And of the 56% who admitted nodding off, as many as 29% said they awoke to find the other pilot asleep.
Of the 500 commercial pilots polled, 43% said they believed their abilities had been compromised at least once a month in the past six months by tiredness, with 84% saying it has been compromised at some stage during the past six months.
Also, 31% did not believe their airline had a culture that lent itself to reporting tiredness concerns, with only half (51%) saying they believed their airline chief executive would back them if they refused to fly because of tiredness.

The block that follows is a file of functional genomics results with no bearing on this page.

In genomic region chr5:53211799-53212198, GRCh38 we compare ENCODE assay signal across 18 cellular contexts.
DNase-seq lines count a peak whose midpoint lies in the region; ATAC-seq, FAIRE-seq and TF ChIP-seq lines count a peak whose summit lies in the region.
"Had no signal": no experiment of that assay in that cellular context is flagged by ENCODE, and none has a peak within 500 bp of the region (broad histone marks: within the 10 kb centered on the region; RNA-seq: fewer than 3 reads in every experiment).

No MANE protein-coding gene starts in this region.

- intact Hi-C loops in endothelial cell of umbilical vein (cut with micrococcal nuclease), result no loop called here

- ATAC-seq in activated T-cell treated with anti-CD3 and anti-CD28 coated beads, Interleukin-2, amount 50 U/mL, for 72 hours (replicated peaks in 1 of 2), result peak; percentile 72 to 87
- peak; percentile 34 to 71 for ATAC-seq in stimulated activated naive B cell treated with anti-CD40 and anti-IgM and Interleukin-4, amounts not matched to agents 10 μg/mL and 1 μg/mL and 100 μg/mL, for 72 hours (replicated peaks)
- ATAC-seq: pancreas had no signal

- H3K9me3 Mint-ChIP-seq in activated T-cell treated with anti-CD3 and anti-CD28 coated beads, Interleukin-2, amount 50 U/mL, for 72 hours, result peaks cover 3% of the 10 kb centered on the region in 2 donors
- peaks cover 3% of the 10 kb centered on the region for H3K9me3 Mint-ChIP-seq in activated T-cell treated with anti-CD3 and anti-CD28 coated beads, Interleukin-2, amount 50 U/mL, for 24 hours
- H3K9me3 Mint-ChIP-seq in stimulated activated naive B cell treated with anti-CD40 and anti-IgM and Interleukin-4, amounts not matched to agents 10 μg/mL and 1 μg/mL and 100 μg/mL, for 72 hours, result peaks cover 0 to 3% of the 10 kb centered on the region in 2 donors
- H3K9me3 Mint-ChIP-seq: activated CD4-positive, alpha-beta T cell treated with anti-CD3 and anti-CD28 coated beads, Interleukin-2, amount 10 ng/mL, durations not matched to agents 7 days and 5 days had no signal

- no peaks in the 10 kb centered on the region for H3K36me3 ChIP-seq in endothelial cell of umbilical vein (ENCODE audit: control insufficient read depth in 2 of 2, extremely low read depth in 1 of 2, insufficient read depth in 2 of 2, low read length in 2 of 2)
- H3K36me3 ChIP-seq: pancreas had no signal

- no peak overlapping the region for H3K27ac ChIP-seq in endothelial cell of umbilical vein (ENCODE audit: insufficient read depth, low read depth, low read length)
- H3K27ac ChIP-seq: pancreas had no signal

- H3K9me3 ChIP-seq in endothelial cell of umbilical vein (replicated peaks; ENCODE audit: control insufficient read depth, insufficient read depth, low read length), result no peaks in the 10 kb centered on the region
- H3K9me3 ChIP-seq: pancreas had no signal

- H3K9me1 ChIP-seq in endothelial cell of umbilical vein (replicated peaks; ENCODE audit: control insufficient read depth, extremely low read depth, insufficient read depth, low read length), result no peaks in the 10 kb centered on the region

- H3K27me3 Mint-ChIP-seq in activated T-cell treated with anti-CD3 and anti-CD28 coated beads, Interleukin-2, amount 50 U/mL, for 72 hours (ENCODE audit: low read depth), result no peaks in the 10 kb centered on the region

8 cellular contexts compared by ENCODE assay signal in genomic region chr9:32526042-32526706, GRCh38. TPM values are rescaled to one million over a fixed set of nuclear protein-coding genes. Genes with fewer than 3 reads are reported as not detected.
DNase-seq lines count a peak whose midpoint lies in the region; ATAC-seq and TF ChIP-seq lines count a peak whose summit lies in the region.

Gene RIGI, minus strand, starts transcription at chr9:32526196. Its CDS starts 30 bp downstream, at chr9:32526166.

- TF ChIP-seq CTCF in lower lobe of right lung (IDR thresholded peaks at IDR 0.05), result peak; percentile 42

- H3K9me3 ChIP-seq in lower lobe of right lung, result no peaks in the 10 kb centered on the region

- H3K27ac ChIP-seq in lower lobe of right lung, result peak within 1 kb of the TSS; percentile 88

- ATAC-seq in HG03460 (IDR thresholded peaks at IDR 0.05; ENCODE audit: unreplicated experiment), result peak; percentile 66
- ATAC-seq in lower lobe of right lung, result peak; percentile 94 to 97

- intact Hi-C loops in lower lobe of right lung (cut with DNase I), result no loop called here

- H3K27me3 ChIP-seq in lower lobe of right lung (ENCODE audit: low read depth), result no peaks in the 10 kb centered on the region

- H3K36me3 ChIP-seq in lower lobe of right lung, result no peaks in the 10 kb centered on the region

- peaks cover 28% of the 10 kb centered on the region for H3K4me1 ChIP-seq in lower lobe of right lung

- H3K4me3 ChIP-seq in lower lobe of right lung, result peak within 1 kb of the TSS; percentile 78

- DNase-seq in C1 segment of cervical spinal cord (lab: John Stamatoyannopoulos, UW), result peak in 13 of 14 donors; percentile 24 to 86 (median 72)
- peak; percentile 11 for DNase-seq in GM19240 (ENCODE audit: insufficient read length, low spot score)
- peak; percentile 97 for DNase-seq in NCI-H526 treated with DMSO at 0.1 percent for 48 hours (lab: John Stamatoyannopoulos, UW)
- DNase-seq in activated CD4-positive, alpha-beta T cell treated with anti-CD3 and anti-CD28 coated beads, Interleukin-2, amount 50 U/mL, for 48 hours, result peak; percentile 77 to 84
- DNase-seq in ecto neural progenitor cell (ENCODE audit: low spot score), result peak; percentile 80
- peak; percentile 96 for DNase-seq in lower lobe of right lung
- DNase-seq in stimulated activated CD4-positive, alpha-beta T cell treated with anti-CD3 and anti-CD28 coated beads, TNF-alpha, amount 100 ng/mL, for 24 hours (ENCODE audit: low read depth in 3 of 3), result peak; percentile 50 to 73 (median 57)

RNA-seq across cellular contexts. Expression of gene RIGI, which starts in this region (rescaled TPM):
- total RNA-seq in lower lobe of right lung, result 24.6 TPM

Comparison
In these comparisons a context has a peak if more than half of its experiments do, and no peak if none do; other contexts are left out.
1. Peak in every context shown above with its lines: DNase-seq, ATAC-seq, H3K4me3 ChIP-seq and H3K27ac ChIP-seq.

Unprompted, 49% said pilot tiredness was the biggest threat to flight safety - three times more than any other threat.
The poll results come ahead of a European Parliament vote on new EU rules on pilot flying hours next Monday.
Balpa believes the new regulations will cut UK safety standards and wants MEPs to vote against them.